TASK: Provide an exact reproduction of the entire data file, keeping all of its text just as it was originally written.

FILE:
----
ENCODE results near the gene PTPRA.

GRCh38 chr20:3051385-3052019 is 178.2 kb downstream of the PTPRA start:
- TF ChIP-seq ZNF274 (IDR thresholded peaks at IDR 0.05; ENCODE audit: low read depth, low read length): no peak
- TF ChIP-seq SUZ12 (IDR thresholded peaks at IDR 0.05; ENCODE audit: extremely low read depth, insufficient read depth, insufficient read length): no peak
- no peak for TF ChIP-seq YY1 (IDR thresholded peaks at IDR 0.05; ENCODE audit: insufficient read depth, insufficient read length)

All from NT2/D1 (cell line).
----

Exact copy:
ENCODE results near the gene PTPRA.

GRCh38 chr20:3051385-3052019 is 178.2 kb downstream of the PTPRA start:
- TF ChIP-seq ZNF274 (IDR thresholded peaks at IDR 0.05; ENCODE audit: low read depth, low read length): no peak
- TF ChIP-seq SUZ12 (IDR thresholded peaks at IDR 0.05; ENCODE audit: extremely low read depth, insufficient read depth, insufficient read length): no peak
- no peak for TF ChIP-seq YY1 (IDR thresholded peaks at IDR 0.05; ENCODE audit: insufficient read depth, insufficient read length)

All from NT2/D1 (cell line).